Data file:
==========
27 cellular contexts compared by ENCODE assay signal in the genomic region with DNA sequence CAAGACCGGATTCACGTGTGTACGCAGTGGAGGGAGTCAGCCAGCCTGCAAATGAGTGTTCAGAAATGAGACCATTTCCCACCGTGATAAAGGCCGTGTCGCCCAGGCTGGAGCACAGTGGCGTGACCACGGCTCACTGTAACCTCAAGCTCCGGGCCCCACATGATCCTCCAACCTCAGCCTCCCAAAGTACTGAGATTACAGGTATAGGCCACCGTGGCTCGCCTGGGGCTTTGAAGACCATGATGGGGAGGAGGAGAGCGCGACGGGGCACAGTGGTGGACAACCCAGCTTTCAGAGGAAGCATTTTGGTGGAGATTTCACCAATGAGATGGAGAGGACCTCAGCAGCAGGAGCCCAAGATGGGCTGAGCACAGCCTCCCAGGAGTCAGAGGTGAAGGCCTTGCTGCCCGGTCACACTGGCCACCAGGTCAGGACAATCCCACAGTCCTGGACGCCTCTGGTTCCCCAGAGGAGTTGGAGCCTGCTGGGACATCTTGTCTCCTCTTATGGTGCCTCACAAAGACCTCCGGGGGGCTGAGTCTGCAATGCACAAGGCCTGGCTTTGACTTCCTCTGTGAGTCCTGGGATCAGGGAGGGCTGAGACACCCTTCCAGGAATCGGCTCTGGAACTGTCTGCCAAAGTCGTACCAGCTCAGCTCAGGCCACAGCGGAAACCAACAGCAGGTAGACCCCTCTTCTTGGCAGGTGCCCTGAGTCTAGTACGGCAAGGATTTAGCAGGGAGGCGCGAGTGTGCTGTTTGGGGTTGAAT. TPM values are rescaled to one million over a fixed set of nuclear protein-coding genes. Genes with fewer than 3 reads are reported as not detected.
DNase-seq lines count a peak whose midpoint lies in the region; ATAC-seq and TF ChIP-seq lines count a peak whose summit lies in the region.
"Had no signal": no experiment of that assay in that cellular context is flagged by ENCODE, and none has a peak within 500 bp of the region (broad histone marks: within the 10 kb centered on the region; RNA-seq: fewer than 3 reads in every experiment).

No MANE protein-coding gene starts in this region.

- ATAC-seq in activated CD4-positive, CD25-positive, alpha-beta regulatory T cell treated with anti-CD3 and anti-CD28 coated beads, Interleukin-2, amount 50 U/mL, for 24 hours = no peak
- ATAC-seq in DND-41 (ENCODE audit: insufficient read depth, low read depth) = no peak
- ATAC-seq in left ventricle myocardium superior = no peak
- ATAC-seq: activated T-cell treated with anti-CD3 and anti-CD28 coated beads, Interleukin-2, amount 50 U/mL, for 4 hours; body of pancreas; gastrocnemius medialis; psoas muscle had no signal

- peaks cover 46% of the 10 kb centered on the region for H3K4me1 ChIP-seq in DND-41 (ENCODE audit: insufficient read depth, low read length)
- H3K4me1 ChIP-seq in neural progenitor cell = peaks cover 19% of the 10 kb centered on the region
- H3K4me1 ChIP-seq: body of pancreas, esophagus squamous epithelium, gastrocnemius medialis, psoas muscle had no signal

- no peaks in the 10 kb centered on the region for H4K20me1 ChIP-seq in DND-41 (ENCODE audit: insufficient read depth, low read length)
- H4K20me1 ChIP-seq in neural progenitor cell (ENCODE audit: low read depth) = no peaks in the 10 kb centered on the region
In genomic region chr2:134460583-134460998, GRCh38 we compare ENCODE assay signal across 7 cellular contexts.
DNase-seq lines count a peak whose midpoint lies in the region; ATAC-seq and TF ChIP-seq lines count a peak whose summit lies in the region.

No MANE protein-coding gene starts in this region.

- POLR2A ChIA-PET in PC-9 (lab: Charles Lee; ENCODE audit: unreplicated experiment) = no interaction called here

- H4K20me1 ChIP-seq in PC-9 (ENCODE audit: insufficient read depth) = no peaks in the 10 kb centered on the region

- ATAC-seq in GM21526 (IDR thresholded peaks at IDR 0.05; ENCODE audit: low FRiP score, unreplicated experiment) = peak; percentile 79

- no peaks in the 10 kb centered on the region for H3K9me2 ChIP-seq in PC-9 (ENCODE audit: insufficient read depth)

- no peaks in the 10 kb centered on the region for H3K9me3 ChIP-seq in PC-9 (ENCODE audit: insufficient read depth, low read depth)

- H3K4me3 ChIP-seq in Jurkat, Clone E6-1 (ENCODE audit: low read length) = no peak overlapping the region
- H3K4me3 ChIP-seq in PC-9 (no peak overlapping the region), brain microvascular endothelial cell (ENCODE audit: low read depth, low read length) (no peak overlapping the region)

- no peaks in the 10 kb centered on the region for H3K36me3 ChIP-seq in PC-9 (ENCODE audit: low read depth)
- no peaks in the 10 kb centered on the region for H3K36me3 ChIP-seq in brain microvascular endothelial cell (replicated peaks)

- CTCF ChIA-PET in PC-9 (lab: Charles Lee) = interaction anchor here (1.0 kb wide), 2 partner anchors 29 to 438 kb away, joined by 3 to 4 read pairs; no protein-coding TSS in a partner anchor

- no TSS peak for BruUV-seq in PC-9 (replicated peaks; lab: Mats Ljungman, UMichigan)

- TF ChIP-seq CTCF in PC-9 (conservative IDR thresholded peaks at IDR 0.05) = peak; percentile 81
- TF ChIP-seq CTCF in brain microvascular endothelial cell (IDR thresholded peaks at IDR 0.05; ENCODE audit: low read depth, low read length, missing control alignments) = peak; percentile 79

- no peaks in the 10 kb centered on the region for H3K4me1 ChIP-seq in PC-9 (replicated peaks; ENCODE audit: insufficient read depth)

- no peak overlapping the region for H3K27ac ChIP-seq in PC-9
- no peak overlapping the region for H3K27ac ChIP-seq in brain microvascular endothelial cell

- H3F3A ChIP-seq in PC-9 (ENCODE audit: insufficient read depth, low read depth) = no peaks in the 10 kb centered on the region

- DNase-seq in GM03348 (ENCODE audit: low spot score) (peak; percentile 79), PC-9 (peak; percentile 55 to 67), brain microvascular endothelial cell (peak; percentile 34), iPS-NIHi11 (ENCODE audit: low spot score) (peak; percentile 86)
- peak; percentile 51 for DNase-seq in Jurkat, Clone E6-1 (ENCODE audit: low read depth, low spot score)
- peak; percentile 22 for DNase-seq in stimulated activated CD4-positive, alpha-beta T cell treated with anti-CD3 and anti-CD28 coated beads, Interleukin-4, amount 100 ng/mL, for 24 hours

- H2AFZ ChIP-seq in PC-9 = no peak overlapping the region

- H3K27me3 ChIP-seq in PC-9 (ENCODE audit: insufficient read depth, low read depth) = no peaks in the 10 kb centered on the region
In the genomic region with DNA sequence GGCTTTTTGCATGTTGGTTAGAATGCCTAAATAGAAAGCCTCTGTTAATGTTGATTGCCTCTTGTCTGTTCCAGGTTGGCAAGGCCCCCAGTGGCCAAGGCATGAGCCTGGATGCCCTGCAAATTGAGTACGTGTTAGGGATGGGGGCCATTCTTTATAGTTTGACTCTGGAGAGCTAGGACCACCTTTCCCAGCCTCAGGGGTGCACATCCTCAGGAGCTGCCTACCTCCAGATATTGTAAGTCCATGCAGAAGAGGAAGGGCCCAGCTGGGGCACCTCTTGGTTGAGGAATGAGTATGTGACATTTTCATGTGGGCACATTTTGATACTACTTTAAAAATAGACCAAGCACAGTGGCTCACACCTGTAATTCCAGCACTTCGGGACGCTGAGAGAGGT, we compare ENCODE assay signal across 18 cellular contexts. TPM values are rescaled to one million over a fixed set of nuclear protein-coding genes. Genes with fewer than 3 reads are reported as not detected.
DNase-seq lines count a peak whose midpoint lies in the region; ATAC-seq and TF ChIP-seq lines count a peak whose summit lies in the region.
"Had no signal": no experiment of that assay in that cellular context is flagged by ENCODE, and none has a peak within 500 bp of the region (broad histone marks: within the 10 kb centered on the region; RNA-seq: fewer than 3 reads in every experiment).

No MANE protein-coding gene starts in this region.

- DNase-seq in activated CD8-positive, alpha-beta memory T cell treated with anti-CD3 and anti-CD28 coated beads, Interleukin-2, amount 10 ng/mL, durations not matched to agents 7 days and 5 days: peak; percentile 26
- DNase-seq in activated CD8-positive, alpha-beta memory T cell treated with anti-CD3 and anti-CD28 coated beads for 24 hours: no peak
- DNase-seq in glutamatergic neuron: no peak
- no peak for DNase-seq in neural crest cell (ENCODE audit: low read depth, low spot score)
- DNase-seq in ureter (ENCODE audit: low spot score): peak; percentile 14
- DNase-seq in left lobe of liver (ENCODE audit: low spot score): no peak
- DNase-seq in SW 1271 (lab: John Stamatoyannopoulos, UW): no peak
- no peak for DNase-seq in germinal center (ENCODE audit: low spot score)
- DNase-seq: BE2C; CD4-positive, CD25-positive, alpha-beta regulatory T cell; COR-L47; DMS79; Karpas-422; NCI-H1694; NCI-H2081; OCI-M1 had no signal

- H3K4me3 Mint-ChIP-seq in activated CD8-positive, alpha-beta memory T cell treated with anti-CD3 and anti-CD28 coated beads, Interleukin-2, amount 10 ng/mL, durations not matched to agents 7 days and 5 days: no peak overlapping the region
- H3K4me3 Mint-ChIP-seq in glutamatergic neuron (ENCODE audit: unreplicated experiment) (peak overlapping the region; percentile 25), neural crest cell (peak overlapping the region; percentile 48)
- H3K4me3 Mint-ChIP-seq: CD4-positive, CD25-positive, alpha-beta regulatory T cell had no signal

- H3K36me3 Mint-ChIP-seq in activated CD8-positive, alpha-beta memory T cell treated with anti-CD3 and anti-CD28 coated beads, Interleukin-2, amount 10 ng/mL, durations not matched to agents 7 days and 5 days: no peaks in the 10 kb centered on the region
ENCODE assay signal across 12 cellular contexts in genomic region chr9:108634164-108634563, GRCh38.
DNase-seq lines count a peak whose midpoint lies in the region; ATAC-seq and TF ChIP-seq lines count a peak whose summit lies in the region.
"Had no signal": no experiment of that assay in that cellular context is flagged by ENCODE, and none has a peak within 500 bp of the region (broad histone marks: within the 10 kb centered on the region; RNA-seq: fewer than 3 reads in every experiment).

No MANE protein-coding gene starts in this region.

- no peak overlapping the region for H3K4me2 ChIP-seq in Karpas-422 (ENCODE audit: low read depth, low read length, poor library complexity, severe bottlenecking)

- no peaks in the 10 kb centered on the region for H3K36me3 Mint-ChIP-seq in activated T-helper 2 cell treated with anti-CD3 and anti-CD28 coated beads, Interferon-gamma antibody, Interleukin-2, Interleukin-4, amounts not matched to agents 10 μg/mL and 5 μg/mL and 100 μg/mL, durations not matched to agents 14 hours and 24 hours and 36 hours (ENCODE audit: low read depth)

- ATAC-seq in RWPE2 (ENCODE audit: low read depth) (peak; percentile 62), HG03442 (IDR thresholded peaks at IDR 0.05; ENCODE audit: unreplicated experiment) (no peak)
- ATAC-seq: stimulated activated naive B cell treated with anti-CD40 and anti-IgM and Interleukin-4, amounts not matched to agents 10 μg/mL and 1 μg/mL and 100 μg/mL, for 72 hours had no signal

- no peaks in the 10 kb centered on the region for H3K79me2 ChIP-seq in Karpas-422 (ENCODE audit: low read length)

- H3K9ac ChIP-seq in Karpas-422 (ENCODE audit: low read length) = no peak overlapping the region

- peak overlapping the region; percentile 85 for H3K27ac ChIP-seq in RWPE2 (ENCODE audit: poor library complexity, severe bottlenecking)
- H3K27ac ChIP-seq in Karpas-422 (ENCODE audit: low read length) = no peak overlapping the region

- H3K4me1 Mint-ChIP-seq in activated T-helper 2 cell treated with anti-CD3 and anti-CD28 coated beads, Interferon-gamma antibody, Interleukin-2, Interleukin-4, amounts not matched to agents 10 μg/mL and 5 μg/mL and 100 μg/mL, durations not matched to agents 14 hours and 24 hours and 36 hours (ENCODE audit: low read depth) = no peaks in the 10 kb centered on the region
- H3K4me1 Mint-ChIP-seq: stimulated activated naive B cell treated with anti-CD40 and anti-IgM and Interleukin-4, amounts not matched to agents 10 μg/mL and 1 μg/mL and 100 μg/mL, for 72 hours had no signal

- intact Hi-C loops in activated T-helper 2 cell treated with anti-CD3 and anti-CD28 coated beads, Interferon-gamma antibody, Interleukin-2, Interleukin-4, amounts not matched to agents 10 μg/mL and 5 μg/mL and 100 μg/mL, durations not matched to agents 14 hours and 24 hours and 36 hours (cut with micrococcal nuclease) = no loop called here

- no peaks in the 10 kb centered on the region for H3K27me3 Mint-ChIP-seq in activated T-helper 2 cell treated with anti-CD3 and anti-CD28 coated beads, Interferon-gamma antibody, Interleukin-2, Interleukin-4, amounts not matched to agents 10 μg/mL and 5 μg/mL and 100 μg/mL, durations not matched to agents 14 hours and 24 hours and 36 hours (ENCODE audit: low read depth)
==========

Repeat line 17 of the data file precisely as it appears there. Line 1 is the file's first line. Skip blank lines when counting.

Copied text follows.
- POLR2A ChIA-PET in PC-9 (lab: Charles Lee; ENCODE audit: unreplicated experiment) = no interaction called here